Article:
Does Covid Cause Insomnia?

The Covid-19 pandemic changed the way the world did just about everything from running businesses to educating children to approach healthcare. With well over 600 million confirmed cases of Covid around the globe since 2020, people are still feeling the short- and long-term effects of this serious and potentially deadly disease.

Many people with Covid report having multiorgan complications including heart, lung, brain, kidney, skin, and brain impairments. But does Covid cause insomnia or create other sleep troubles? In this article, we’ll explore how Covid affects sleep when the virus is active in our body and if there are any lingering side effects.


How Does Covid-19 Affect the Human Body?

Covid-19 produces symptoms similar to a common cold but more severe. The seriousness and severity of the virus vary significantly from one patient to the next. Age and underlying health issues play a big part in how seriously the virus impacts a person’s life and health.

Common symptoms include:

  • Cough
  • Difficulty breathing
  • Fatigue
  • Fever
  • Muscle aches
  • Loss of taste and smell
  • Headache
  • Sore throat

Some people also experience gastrointestinal issues ranging from nausea and vomiting to diarrhea. Because Covid-19 affects everyone differently, some people report trouble sleeping while others feel overwhelmingly tired most of the time.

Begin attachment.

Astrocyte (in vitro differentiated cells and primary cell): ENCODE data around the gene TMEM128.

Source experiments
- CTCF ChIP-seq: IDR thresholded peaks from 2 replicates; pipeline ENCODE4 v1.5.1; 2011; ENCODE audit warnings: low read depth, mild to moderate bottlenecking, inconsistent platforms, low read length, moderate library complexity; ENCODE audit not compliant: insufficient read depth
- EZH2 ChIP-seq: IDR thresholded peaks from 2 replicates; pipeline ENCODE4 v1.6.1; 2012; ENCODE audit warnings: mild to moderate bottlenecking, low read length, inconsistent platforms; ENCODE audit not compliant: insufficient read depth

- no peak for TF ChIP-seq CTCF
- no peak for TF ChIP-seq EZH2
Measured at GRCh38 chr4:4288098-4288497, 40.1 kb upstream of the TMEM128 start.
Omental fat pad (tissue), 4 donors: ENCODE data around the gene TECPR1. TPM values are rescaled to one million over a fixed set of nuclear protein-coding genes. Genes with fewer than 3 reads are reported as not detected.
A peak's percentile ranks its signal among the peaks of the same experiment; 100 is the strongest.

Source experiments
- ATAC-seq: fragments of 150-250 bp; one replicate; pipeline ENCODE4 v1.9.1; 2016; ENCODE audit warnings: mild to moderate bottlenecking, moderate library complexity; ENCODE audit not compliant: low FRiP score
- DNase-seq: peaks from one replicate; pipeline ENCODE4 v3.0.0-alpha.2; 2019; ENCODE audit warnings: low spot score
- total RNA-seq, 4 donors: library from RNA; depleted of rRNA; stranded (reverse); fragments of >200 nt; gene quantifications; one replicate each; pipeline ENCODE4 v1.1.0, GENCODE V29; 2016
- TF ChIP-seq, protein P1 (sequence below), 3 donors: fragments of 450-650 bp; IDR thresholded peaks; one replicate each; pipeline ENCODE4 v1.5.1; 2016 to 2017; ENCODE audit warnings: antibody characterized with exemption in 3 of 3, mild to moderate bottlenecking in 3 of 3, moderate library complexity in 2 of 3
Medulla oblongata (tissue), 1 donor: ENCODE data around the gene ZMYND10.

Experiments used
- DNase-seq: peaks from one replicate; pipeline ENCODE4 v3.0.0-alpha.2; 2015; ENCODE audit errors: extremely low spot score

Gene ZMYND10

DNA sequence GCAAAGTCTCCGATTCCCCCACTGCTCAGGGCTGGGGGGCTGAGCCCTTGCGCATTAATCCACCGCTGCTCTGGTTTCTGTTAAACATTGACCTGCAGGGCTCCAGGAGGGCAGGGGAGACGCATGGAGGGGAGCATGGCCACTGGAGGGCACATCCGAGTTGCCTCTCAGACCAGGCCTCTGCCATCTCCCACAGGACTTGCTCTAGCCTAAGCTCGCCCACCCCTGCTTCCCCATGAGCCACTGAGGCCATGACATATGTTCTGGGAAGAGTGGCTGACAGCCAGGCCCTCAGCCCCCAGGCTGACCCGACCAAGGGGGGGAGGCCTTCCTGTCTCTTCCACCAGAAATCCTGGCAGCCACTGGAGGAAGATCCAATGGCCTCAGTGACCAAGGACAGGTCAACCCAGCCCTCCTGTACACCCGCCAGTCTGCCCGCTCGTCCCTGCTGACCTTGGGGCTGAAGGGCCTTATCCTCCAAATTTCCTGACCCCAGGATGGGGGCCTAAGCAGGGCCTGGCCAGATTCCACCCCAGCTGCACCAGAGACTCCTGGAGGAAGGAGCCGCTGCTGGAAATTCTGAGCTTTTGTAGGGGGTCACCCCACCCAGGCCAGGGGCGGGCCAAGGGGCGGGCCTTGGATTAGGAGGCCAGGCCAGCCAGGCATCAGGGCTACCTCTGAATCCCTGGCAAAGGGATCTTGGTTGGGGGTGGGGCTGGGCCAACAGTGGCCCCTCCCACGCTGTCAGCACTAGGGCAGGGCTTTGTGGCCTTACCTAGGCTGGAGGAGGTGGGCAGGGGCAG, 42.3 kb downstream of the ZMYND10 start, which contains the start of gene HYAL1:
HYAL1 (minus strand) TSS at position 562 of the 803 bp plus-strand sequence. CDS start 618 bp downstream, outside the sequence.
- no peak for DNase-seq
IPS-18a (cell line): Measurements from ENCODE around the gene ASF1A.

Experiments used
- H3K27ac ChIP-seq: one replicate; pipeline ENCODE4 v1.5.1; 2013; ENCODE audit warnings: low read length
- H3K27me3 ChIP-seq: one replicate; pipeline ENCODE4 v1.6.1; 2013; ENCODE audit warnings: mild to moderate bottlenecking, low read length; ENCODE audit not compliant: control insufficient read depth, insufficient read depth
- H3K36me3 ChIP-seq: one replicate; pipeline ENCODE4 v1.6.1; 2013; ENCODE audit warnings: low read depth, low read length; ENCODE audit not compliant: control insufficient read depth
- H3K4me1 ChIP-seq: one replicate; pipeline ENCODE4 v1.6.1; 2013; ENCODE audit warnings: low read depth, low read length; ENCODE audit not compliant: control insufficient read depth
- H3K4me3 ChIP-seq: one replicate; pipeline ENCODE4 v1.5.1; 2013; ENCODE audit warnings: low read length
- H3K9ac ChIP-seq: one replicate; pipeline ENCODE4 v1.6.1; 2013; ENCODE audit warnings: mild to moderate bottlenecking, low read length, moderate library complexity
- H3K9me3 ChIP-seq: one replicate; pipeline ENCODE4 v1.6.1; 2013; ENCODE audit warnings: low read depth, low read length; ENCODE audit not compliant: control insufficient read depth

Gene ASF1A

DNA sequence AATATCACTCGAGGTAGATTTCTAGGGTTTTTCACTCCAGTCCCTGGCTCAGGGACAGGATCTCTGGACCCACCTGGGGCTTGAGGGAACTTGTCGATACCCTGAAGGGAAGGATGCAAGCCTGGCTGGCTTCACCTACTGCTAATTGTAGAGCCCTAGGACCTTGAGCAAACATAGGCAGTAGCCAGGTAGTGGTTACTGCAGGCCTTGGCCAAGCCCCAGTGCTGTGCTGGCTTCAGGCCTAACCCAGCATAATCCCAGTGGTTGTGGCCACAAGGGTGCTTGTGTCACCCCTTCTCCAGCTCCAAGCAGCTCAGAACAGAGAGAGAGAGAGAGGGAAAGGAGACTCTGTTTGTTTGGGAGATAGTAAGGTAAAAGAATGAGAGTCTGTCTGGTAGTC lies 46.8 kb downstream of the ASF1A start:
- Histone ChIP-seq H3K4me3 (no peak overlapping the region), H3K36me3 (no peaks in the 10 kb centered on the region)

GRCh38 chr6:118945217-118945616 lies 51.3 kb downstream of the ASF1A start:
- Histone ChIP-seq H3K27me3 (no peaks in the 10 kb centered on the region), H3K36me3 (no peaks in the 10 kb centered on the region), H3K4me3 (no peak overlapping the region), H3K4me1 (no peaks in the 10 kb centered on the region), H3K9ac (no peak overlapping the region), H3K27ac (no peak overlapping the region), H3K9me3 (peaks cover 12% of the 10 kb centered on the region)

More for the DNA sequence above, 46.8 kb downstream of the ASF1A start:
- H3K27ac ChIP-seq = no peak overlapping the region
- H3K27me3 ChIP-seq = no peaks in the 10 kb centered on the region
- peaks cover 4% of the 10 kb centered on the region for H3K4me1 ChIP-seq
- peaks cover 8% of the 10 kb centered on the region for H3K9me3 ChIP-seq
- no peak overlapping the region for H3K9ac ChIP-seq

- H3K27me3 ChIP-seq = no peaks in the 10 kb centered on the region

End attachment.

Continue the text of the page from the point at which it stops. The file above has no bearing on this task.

It’s also important to note that not all Covid-19 side effects and symptoms are physical or are even caused by contracting the actual virus. Millions of people have suffered from mental health disorders including depression and anxiety both during and since the pandemic.

The Connection Between Covid and Sleep

There’s growing evidence that Covid-19 can cause both short- and long-term sleep problems, with as many as 40% of patients reporting trouble sleeping during the pandemic and another 36% exhibiting insomnia symptoms. As much as 31% of people also claim that their sleep troubles and disrupted sleep have continued even after recovering from the virus. Many of these sleep disturbances are linked to both physical and mental health complications.

Over 50% of people reported trouble sleeping when struggling with the illness, mainly due to the above-mentioned symptoms and ailments. For example, coughing or struggling to breathe can make it difficult to fall asleep and cause you to wake frequently.

The connection between sleep and Covid is also bilateral, meaning that as much as the virus may disturb your sleep patterns, lack of sleep could put you at a greater risk of contracting the illness and experiencing more severe symptoms. Quality sleep is fundamental for our overall health and a strong immune system which may protect against Covid-19 or mitigate some of the more serious side effects. Lack of sleep could also affect how quickly a person recovers following a Covid-19 diagnosis.

What is Coronasomnia?